By Samantha McKenzie
My co-workers and I just wrapped up a seven-day work week, jam packed with late nights and early morning shifts. For students, alumni and the community, the homecoming festivities were filled with fantastic opportunities to create memories and reminisce on the good ole days.
It was also exhausting. Returning to work on Monday was quite the chore. After dragging myself into the office, I noticed the wear and tear on our bodies. The sunny faces and energetic personalities that used to greet me at the door were replaced with sluggish hellos and disjointed conversations.
We were all way beyond tired and one hiccup away from exhaustion. It was time to get some sleep.
I listen daily to my friends run through their long list of work tasks. The chores never seem to end. I swear the two loads of laundry sitting over there in the corner right now are staring at me.
Lack of sleep has slowly crept to the top of the list of health concerns. Chronic sleep deprivation is said to cause short term damage to the body, and long term health problems that include depression, high blood pressure, diabetes (type 2), weight gain, stroke and heart disease.
Ironically, while we are keeping late hours, packing in our day with stuff to do and trying to get things done so we can live a better life, we are inadvertently hurting ourselves. Not getting enough sleep actually shortens the life span.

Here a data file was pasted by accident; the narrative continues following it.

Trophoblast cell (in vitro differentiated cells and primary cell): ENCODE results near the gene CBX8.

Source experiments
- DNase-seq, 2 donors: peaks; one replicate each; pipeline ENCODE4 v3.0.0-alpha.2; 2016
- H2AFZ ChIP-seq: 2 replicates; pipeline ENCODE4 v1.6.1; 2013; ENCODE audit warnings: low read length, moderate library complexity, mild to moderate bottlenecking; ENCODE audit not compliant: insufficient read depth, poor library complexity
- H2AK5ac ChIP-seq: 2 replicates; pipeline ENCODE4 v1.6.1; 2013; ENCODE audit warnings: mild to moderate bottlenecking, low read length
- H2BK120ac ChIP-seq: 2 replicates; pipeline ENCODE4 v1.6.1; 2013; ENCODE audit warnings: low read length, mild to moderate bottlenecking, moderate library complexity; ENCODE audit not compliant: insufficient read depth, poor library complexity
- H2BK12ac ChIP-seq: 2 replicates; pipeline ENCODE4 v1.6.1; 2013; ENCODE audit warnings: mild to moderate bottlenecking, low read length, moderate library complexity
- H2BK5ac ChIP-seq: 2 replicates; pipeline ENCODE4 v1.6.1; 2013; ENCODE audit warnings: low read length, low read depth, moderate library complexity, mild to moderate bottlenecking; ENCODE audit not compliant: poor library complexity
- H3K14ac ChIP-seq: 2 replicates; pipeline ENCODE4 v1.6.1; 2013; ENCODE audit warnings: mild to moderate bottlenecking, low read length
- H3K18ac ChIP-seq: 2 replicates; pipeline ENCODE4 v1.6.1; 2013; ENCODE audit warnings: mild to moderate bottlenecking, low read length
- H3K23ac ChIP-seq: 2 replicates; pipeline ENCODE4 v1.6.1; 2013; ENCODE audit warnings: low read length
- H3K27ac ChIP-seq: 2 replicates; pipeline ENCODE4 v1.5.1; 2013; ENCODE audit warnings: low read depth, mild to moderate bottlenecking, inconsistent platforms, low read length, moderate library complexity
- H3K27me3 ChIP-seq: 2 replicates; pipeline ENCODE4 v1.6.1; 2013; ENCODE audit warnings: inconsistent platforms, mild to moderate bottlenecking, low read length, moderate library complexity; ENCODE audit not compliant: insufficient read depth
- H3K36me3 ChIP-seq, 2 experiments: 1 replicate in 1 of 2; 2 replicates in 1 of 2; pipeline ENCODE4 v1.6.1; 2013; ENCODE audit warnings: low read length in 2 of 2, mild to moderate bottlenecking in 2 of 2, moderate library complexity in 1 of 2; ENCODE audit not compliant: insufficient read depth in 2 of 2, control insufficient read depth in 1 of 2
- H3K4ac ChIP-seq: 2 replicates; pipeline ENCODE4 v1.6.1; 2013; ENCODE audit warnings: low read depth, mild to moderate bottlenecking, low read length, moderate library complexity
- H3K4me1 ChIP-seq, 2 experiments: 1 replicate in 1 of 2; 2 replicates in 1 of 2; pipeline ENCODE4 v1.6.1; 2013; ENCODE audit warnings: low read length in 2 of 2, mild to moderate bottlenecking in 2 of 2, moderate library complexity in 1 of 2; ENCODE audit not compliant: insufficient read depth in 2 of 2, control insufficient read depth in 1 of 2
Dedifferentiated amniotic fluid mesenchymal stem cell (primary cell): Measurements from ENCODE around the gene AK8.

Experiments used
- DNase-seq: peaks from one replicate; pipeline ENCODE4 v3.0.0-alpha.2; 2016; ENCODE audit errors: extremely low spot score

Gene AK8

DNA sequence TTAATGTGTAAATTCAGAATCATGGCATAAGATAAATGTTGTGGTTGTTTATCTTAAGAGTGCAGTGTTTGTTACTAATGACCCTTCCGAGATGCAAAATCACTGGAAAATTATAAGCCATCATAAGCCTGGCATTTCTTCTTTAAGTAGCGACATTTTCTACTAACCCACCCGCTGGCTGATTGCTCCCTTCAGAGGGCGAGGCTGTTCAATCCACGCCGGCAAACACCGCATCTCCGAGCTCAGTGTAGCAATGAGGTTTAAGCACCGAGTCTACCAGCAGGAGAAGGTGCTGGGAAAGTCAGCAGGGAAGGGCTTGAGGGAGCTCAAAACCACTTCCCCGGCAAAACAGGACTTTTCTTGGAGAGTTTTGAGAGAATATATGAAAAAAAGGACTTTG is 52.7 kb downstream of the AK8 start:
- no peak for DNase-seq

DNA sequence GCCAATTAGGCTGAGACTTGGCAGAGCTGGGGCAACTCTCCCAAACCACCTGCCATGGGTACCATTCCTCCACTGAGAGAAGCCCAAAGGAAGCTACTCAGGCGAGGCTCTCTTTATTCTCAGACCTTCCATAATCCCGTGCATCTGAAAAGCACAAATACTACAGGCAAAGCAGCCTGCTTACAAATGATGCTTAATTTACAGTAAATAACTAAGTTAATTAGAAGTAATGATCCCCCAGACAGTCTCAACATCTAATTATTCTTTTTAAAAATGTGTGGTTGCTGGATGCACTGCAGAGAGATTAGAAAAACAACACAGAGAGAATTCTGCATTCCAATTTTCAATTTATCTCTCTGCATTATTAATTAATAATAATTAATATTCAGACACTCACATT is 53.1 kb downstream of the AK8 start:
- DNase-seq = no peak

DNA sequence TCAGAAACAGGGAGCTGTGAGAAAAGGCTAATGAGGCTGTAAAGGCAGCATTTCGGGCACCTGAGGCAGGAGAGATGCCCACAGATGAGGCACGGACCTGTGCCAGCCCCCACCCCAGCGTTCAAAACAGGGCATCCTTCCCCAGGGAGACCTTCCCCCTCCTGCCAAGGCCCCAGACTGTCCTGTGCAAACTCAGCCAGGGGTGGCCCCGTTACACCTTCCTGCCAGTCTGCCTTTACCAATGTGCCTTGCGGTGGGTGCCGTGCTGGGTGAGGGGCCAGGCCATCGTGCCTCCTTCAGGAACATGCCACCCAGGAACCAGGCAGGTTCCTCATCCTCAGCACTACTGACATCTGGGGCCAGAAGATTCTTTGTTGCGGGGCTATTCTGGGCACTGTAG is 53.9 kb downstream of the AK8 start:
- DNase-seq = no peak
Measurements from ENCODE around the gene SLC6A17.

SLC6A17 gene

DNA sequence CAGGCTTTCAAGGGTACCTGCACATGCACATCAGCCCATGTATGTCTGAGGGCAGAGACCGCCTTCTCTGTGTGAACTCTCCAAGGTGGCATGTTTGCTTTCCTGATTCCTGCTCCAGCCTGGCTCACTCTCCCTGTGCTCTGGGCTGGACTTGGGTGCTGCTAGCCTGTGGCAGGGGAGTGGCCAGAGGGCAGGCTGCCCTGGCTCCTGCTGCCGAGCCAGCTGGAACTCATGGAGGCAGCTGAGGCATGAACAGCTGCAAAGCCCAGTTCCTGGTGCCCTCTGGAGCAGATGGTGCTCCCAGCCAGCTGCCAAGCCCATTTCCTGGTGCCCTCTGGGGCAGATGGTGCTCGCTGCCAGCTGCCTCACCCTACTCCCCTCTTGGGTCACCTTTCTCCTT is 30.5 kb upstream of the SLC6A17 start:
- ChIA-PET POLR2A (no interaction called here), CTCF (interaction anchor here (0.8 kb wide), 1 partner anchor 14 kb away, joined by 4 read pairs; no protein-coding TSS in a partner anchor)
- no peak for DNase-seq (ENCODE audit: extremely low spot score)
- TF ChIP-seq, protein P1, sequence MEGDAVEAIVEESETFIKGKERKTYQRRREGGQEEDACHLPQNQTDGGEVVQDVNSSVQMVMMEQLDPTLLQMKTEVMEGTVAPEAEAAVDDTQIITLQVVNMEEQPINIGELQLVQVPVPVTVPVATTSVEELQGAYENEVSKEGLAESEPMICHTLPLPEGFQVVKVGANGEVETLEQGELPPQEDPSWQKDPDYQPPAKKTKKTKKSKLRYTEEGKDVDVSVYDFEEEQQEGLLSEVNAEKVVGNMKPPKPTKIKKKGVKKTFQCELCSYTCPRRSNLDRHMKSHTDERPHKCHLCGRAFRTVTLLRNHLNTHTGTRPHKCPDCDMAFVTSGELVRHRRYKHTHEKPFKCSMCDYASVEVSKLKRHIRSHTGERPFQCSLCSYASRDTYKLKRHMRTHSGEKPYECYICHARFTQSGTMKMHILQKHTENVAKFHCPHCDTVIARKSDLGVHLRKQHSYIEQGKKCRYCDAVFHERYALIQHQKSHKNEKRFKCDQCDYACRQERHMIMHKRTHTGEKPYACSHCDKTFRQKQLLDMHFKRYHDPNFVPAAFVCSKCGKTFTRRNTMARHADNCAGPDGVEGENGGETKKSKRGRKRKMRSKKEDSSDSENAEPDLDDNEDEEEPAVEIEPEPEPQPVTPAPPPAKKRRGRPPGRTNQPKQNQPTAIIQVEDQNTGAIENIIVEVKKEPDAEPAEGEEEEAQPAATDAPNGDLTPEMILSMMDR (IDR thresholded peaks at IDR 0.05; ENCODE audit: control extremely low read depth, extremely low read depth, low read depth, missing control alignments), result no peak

A poor night’s sleep also contributes to fatigue, irritability and lack of focus. We are not at our best when we’re tired. I know this for a fact: I’m a certified grouch when I’m sleepy.
Good news is that it’s an easy fix. So to speak. Getting more sleep starts with creating a bedtime regimen. Yes, it’s that simple. Just go to bed earlier.
Set a new time to sleep. Turn off the lights and all of the distractions. How many hours of sleep you truly need depends on you. Most adults need at least six hours. Just pick a number that’s best for you and stick with it.
And there’s more. If health problems don’t frighten you, maybe a few positives will help you turn in early. A good night’s rest increases your sex drive, helps keep your skin smooth and supple, boosts your immune system and helps you stay slim.
So go ahead. Set your new sleep goals. Go to bed at the same time every night. Take longer naps on the weekends. Lay in the bed, turn your brain off, and just exhale.
Good night and sweet dreams.